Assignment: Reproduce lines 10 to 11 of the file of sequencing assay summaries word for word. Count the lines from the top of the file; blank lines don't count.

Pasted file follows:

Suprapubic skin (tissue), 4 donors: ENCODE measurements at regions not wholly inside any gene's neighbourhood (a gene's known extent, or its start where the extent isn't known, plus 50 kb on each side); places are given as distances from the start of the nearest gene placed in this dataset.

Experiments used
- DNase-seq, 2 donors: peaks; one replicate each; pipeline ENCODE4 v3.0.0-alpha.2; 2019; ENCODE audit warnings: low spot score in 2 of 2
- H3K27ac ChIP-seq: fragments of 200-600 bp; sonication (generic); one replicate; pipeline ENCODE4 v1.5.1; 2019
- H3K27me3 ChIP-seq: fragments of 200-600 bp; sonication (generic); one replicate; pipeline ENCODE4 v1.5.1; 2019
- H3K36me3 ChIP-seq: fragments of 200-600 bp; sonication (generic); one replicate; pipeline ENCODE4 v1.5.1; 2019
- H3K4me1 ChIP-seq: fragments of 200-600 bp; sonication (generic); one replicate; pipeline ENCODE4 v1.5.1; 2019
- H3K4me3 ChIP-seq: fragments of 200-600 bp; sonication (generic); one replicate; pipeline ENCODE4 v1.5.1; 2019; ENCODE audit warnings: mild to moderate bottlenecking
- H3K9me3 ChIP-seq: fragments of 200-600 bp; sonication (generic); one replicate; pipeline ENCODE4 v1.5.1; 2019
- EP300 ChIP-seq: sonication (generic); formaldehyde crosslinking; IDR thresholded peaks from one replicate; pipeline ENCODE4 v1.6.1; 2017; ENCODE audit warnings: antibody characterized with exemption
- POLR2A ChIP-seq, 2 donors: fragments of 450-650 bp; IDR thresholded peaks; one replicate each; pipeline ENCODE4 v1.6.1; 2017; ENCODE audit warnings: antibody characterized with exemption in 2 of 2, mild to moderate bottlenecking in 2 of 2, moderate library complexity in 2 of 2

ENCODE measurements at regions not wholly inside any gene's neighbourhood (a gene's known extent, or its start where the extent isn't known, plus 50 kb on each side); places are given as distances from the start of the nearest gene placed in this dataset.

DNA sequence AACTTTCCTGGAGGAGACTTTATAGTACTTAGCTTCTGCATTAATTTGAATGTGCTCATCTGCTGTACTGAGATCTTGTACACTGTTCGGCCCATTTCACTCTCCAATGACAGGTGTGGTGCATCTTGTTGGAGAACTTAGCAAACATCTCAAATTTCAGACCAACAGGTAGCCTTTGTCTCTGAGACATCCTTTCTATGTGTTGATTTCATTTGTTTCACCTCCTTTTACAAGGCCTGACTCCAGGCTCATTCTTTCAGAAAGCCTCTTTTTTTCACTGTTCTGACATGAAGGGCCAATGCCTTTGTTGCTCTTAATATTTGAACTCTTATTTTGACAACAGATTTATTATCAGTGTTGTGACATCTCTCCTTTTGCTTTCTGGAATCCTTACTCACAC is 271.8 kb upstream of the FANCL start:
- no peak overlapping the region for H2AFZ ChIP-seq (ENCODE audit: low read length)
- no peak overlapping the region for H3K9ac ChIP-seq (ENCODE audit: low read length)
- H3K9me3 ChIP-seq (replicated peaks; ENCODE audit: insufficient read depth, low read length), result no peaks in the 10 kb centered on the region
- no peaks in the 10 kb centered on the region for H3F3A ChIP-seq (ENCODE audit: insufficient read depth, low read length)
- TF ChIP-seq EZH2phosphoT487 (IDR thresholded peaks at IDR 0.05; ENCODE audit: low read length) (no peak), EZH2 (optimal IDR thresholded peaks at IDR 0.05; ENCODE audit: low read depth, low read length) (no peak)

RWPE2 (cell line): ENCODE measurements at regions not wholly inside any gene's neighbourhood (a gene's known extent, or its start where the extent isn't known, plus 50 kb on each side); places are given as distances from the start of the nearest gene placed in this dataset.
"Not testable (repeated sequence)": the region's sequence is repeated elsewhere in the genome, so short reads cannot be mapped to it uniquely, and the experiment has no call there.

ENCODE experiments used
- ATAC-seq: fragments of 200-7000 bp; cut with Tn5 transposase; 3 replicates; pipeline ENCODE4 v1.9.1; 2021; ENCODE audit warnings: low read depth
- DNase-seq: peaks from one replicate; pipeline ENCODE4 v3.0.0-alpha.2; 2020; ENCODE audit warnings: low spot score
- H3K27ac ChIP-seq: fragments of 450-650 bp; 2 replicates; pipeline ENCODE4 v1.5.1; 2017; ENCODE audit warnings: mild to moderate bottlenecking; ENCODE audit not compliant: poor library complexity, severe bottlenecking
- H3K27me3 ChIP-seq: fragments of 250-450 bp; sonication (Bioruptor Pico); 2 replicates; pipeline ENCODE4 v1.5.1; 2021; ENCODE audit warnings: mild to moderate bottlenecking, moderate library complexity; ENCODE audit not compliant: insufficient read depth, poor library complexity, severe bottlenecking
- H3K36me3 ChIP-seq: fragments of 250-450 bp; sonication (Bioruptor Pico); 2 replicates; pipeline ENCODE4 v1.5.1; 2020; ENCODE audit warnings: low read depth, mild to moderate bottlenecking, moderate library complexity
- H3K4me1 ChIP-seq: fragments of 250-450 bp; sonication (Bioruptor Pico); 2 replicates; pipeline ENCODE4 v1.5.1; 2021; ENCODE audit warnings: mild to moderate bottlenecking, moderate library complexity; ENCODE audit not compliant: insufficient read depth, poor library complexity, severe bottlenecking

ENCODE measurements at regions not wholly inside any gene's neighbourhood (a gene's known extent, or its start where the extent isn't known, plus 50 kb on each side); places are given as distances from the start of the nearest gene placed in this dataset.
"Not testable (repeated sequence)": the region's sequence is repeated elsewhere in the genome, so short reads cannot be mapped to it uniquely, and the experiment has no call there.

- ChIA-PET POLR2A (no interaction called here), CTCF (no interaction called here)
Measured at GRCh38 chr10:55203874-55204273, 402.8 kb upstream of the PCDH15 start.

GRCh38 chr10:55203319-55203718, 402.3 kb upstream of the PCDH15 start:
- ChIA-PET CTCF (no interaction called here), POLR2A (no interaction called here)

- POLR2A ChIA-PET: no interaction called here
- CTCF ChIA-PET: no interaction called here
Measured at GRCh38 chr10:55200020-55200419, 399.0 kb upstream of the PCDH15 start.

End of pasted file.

- EP300 ChIP-seq: sonication (generic); formaldehyde crosslinking; IDR thresholded peaks from one replicate; pipeline ENCODE4 v1.6.1; 2017; ENCODE audit warnings: antibody characterized with exemption
- POLR2A ChIP-seq, 2 donors: fragments of 450-650 bp; IDR thresholded peaks; one replicate each; pipeline ENCODE4 v1.6.1; 2017; ENCODE audit warnings: antibody characterized with exemption in 2 of 2, mild to moderate bottlenecking in 2 of 2, moderate library complexity in 2 of 2